Roma doesn’t need me to root for it—there are millions in Netflix money already doing that job. But I would like Roma to take Best Picture for the completely selfish reason of wanting to see it in 70mm, again and again, for the rest of my life. Can I watch Alfonso Cuarón’s semi-autobiographical drama on multiple devices, whenever I want, for a monthly subscription fee? Sure. But do any of those devices have giant fucking screens that swaddle you in the black-and-white world of Cleo (Yalitza Aparicio), that capture the full scale of the New Year’s forest fire, that have speakers big enough to convey the crush of the waves at the end of the film? They do not, and a splashy night at the Oscars will hopefully reserve Roma a permanent spot on the repertory circuit. And with any luck, it’ll also convince Netflix that this arty sort of personal vision is as worthy an investment as data-driven phenomena like Bird Box and To All The Boys I’ve Loved Before. After a few years of being absolutely buried in Netflix TV shows, I’ve derived a small amount of schadenfreude from its inability to get across the Best Series goal line at the Emmys. But it feels like something bigger’s at stake here, and I don’t just mean the jobs of the people who approved that reported eight-figure FYC campaign.
I don’t think Solo: A Star Wars Story is deserving of too many award-season accolades. It’s a fun but unexceptional addition to everyone’s favorite beleaguered family of space wizards movie franchise. And while the bullet point, greatest-hits rundown of the titular hero’s mythology was the least interesting approach to telling a new Han Solo story, it was also one of the most visually rich and textured entries into the movie series. It leaned all the way into the ’70s “used universe” George Lucas coined to describe the scuzzy, second-hand aesthetic of the original Star Wars movies, and in doing so realized a galaxy of misfits and undesirables being squeezed under the rule of the Empire. It remains a mystery why the film isn’t up for best production design, but absent that, the film most definitely deserves the best special effects award. From the acid-rain drenched shipyards of Corellia to the cosmic dust cloud-shrouded Kessel, the folks at Lucasfilm know how to give vibrant life, whether it’s humble and lived-in or the most outlandish dimensions of a massive galaxy.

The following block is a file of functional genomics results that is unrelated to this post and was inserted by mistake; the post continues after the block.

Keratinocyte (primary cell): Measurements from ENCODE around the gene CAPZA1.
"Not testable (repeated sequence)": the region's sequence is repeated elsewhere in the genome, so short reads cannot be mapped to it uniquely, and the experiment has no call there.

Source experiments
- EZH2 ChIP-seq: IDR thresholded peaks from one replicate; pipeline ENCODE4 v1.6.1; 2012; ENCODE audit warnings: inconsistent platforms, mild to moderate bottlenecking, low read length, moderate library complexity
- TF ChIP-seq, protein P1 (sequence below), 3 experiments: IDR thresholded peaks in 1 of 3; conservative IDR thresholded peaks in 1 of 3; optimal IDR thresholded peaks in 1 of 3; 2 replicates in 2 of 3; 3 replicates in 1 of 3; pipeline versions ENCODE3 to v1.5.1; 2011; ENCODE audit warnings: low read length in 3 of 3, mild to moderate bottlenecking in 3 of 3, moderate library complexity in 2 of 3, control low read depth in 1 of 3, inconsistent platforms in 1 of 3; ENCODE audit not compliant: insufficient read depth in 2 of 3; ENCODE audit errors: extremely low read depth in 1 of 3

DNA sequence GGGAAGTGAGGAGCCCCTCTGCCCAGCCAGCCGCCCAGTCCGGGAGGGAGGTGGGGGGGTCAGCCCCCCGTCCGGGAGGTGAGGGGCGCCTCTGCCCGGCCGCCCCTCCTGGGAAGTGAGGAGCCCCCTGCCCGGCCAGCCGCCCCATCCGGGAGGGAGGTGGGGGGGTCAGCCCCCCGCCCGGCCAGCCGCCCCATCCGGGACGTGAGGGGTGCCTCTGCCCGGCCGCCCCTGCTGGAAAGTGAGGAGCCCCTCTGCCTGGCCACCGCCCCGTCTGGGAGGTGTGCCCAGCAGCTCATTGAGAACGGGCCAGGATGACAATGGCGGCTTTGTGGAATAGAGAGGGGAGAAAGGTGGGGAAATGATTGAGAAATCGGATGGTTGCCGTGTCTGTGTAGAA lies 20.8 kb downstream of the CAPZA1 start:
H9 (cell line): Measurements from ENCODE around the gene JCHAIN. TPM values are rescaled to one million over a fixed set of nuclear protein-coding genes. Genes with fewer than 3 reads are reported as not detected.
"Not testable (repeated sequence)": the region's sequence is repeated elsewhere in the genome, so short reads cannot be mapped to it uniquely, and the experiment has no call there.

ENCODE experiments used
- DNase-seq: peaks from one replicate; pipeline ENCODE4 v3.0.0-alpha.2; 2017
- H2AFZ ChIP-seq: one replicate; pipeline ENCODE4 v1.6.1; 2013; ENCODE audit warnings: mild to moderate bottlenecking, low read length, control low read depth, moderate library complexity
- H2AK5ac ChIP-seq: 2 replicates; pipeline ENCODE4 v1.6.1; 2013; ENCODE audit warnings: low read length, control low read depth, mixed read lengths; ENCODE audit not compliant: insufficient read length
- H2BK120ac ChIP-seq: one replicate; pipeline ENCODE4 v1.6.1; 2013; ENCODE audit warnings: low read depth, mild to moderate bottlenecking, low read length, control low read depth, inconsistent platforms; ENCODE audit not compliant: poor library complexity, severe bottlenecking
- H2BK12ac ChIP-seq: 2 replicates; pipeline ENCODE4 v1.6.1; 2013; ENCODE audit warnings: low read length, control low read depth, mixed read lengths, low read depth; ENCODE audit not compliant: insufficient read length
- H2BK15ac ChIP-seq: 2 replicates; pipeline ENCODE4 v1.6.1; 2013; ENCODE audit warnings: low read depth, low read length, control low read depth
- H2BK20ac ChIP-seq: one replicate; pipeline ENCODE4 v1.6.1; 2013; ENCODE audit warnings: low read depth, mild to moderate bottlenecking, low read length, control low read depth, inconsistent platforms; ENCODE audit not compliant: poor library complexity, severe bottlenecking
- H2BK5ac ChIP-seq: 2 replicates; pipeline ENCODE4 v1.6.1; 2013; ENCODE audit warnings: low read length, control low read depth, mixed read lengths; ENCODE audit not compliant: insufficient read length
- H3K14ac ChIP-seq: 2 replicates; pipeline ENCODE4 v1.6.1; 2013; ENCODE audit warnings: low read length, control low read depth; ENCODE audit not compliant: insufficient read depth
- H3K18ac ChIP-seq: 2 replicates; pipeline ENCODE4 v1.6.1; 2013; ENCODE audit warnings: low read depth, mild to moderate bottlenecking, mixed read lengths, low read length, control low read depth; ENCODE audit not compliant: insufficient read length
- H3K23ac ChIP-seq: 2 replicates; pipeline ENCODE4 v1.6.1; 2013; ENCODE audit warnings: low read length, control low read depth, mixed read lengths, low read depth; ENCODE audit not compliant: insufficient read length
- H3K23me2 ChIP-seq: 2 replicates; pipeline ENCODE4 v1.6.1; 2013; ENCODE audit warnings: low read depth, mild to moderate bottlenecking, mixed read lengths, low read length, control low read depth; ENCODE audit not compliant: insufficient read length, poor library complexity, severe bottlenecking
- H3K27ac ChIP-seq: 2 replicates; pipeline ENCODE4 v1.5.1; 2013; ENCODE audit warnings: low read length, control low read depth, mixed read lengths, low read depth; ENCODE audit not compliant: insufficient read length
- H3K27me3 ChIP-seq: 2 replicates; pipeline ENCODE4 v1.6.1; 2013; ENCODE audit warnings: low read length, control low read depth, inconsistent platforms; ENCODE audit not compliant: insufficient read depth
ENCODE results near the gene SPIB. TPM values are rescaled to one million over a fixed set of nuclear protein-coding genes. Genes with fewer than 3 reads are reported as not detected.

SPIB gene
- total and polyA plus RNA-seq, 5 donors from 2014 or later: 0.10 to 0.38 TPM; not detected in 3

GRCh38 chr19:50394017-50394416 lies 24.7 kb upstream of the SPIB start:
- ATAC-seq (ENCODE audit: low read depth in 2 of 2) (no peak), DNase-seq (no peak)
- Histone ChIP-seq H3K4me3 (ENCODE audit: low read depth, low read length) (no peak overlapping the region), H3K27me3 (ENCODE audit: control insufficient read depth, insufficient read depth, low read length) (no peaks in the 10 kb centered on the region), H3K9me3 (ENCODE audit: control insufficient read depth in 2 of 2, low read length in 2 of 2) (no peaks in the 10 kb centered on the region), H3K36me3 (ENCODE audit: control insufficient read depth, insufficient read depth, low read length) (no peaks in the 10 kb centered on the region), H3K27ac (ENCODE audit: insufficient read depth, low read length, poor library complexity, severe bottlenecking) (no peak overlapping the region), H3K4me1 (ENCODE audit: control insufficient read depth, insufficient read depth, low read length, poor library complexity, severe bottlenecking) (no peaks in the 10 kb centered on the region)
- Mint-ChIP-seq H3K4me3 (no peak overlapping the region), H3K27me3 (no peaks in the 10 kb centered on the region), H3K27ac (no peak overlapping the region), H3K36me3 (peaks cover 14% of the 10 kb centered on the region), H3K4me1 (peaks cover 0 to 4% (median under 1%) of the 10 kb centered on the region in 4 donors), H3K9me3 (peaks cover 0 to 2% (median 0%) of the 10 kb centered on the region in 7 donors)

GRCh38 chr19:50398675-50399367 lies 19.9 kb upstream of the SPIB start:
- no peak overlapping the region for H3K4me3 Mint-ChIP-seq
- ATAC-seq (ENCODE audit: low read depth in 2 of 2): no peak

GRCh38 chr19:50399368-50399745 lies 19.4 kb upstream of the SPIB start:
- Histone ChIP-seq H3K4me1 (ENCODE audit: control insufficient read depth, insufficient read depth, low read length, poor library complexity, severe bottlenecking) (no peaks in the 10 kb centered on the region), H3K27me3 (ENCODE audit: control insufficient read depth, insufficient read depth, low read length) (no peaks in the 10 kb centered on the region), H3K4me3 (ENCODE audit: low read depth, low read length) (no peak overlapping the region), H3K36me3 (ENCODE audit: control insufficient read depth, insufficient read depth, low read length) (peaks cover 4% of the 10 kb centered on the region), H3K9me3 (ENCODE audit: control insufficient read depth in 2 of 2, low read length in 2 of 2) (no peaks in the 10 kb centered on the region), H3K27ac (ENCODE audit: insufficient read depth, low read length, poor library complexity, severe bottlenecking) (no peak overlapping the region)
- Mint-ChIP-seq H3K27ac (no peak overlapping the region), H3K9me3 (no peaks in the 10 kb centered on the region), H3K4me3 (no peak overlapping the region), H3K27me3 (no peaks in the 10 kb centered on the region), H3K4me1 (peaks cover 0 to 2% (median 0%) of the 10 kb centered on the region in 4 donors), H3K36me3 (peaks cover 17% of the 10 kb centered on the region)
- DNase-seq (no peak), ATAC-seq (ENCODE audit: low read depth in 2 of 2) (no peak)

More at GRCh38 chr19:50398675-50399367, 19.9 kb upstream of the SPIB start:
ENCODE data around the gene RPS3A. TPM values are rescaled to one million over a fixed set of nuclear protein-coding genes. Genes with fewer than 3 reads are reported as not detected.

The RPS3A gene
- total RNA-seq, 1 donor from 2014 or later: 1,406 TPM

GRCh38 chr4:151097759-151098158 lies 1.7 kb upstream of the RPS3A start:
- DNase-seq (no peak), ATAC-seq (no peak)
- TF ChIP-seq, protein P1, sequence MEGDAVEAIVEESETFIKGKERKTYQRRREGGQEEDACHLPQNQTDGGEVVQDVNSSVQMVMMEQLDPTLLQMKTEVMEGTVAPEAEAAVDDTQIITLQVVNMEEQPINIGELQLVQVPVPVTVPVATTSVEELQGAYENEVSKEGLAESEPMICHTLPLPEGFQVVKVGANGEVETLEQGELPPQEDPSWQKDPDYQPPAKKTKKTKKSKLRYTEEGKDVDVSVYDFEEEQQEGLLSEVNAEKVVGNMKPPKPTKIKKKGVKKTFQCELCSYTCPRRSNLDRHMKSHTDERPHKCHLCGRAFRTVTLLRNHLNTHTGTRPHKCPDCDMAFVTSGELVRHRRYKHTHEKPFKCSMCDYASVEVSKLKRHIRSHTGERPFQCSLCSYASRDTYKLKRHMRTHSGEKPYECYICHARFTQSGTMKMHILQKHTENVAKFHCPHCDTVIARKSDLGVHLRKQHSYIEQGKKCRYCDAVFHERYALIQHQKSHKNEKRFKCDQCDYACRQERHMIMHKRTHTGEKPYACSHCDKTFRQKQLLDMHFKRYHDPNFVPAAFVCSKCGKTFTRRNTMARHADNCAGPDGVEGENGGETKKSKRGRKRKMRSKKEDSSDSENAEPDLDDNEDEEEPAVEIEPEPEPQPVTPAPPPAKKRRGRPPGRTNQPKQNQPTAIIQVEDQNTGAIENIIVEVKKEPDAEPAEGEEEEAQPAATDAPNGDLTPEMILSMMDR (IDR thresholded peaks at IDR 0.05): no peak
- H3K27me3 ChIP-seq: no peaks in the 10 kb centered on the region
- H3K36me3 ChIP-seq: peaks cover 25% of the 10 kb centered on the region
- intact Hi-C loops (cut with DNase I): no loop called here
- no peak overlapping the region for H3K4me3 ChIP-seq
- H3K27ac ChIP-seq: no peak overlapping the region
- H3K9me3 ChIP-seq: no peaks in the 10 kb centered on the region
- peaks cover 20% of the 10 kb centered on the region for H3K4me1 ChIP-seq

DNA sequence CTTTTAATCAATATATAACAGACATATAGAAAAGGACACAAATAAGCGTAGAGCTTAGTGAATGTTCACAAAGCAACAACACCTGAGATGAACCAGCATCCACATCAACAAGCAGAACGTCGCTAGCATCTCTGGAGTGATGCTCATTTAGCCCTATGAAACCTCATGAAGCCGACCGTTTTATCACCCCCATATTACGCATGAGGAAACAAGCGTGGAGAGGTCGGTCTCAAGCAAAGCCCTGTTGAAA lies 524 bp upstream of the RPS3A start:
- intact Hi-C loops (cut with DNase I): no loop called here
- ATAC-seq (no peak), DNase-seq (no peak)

As it has been for several years, the Best Actress race is incredibly strong this year, and there’s no one—at least, no one in this particular category—I’d be annoyed to see walking across the Oscars stage come Sunday night. But if I’m going to be honest, I do have a secret hope, and that’s that Melissa McCarthy gets the ultimate validation of a Best Actress Oscar for her work in Can You Ever Forgive Me?. McCarthy’s portrayal of celebrity biographer-turned-forger Lee Israel in Marielle Heller’s film has that effortless quality that ironically only comes out of sustained, thoughtful effort. She physically inhabits the character so fully, from her strong, no-bullshit stance to the put-upon grimace that flashes across her face in unguarded moments, that it’s easy to forget that she typically specializes in a much broader sort of character work. Similarly, McCarthy’s famous (and highly bankable) likability faces a complicated challenge in this film; in a broad comedy, she can easily make an audience laugh by acting like a selfish jerk, but here she had to make us empathize with her flaws, and love her anyway. McCarthy’s proven many times over that she can be funny, but Can You Ever Forgive Me? finally gave her the chance to be truly complicated. And she was more than up for the challenge, like I and many other critics have long suspected she would be.